Interview with Alex Haley
QUESTION 3
INTERVIEWER:

Cut.



ALEX HALEY:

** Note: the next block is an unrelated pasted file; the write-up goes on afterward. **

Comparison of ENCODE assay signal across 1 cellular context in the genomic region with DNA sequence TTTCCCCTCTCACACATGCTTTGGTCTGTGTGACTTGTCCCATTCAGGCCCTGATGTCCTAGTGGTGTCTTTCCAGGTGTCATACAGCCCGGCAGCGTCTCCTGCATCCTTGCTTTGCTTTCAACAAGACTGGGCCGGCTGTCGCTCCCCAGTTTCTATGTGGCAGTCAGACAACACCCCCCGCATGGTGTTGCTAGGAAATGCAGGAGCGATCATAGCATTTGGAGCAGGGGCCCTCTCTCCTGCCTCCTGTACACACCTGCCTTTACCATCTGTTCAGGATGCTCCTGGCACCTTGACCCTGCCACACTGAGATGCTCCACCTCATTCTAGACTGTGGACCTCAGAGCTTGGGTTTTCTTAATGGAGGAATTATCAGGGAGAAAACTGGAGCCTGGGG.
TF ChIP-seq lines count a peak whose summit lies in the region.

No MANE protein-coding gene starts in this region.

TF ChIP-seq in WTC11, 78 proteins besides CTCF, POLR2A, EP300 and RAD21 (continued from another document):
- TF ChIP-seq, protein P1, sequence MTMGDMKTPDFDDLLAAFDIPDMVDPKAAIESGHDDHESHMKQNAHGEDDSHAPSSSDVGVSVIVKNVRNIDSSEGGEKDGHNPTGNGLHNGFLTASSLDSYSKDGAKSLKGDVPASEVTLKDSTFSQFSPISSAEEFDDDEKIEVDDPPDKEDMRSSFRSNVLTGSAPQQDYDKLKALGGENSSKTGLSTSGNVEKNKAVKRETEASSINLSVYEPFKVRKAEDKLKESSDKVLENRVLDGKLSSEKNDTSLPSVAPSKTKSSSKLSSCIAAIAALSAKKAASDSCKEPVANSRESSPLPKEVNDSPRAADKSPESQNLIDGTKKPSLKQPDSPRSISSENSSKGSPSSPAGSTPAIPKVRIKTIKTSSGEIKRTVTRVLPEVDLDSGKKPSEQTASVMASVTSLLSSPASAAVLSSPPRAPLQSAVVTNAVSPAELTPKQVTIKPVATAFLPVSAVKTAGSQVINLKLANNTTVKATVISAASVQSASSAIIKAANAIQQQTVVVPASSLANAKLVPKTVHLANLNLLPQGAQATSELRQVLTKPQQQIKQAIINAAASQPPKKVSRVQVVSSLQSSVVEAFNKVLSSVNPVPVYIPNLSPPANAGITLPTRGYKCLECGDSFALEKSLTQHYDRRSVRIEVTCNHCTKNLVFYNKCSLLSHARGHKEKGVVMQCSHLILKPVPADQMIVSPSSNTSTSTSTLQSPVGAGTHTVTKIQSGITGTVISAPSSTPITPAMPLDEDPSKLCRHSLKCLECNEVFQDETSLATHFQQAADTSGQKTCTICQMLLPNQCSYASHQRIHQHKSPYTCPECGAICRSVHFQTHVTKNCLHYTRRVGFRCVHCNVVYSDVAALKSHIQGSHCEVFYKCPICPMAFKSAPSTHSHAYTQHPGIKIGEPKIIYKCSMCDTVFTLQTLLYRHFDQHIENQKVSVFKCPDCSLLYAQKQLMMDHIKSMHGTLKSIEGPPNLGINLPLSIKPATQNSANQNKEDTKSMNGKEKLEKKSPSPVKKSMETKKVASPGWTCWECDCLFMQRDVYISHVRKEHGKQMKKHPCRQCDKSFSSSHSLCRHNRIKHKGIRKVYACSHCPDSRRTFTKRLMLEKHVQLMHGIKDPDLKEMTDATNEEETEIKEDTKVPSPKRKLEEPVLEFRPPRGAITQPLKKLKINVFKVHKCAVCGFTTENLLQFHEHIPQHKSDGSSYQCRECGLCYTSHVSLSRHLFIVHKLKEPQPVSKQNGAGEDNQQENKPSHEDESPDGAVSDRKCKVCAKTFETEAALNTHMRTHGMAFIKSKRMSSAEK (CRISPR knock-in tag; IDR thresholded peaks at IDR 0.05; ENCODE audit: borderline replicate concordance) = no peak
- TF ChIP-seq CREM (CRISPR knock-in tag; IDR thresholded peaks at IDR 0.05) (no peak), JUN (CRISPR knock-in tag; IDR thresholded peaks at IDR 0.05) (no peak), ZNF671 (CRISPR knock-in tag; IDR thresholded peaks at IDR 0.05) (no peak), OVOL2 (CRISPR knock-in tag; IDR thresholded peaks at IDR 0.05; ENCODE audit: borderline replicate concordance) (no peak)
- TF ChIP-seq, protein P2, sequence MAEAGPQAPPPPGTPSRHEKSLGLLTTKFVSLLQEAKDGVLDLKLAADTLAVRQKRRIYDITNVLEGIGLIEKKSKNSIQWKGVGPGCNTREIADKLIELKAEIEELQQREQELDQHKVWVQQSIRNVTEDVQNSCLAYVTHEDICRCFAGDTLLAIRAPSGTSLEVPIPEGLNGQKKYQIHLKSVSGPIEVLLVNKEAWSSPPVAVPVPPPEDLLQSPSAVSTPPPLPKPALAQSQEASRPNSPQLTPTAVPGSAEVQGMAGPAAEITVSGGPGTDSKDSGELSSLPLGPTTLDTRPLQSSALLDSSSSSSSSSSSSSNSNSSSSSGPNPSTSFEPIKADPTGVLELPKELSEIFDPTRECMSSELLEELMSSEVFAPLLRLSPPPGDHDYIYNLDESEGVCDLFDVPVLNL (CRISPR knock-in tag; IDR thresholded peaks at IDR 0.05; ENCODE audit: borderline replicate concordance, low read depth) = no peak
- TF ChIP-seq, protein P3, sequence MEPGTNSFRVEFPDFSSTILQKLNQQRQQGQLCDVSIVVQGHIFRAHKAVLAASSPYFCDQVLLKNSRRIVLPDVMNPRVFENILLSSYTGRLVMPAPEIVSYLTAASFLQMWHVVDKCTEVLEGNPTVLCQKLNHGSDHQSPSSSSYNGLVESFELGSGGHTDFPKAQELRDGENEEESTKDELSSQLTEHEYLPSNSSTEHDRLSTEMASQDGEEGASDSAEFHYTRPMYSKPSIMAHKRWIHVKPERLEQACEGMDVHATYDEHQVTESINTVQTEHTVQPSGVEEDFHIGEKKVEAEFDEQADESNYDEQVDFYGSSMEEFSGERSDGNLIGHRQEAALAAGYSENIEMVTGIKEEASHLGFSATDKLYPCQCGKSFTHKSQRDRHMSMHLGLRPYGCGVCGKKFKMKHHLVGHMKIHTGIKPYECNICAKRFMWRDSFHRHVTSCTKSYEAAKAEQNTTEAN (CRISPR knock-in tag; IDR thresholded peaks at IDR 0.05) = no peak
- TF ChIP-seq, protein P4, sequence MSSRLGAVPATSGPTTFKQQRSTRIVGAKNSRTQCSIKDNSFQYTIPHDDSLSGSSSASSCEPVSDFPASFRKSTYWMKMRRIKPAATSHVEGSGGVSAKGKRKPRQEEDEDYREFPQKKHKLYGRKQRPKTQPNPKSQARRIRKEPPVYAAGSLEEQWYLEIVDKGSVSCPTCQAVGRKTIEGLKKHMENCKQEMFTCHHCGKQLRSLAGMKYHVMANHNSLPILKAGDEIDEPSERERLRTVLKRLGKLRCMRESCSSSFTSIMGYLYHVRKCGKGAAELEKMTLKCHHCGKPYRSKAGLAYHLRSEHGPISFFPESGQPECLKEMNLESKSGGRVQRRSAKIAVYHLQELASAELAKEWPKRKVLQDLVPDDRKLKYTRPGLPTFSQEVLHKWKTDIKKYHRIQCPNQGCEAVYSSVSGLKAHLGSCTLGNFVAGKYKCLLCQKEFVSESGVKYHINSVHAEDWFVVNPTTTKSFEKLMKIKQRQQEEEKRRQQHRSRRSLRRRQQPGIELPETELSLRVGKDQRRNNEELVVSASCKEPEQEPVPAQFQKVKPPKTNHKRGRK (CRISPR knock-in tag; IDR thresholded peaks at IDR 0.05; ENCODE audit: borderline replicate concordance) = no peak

Um, one cannot very well talk about Malcolm, as a matter of fact I don't think one should not talk about Malcolm without making reference to the Nation of Islam, colloquially the Black Muslims, which had brought him to public fame. Ah, he had prior to that time all the things he had done and Malcolm, it is said, and I certainly agree, lived more than the average 10 men in his few years, relatively few years, his young years. And nobody knew about him except the people right around him, you know, in, in all those earlier years. It was only via the Nation of Islam and its drama that brought Malcolm to public notice. I know that he in turn, he thought of himself totally as the embodiment of the Nation of Islam and what it could achieve. Ah, he would say, he loved to tell about how other people's lives had been changed but none so dramatically he would say, as my own. And then he would tell you about having been in prison, having been a hustler and having done this and that and the other, and he said and look at me now, you know, and, and he was now the, the epitome, if you might say that, of, of loyalty to the Nation of Islam. I guess the most graphic illustration I could give of, of that at, at least in my experience was that when I began to interview Malcolm for the book that would later be called "The Autobiography of Malcolm X", [ah, the book was to be about him. It had taken a great deal of effort to get him to agree to do such a book. And he would come down to my place, I lived in Greenwich Village, at the time at 92 Grove Street off Sheridan Square. I had a basement apartment. And he would come down there and he was, he had big feet and he would pace the floor, he was like a caged tiger. And night after night after night when he'd come down, which was about twice a week that he would come 'round 9 at night,] he would talk about the greater glories of Mr. Elijah Muhammad, his leader and about the Nation of Islam, and there was nothing else he would talk about. And finally I began very delicately as I could to say to him, "Mr. Malcolm this book is to be about you so I, I, I know about them, you've told me, I've written with you about them, but we need now to go into your life." And he would always get first testy about it and then he got distinctly annoyed about it, and finally, he would get angry. [This was over a period of weeks. And then finally, a story I can tell you that is not in this direct line but what, what, what changed that was one of the most moving experiences I ever had with Malcolm. Was one night I had been interviewing him for about two and a half months and I had come to the private thought that since I couldn't get him to say anything about himself, all he would talk about was Mr. Muhammad and the Nation of Islam, that I was going to have to go to the publisher and tell him this and say, "You know, you either need to try another writer who may be able to get through to him or you need to drop the project. If that's what decision you want to make, it was OK with me, fine, whichever." And then this night Malcolm came, I only remember that it was deep snow, knee deep snow, and Malcolm had had something happen that day that really had churned him up. He was furious and he walked the floor and he walked. And that night, late, I guess about 11 o'clock after he had walked and fumed at one or another thing, he stopped talking long enough that I said something to him. I said ah, "Mr. Malcolm, once again I must ask you, could you please say something about yourself? We have to, have to do the book about you." And then, now he just blew up. He was furious, he glared at me, he grabbed his coat. I remember it was a little houndstooth coat, gray in color, and I remember thinking that coat's too light for this weather. That was just my own thought. And he started charged toward to the door and when he got to the door and reached and got in his, the knob in his hand and started to jerk it open, I said something to him. I don't know where it came from, I certainly didn't have time to think it, and it was not the kind of thing you would ask of Malcolm, particularly an angry Malcolm. But I remember saying to him as he started to jerk the door open,] I said, "Mr. Malcolm, could you tell me something about your mother?" And I will never ever forget how he stopped almost as if he was suspended, like a marionette, [and he gave me the oddest look and he turned and he began to walk back in the reverse direction, but slowly now. And he walked around that room I suppose, the room was ob--oblong, and he must have walked say three times around the room before he spoke. And now his voice was a little bit higher of register.**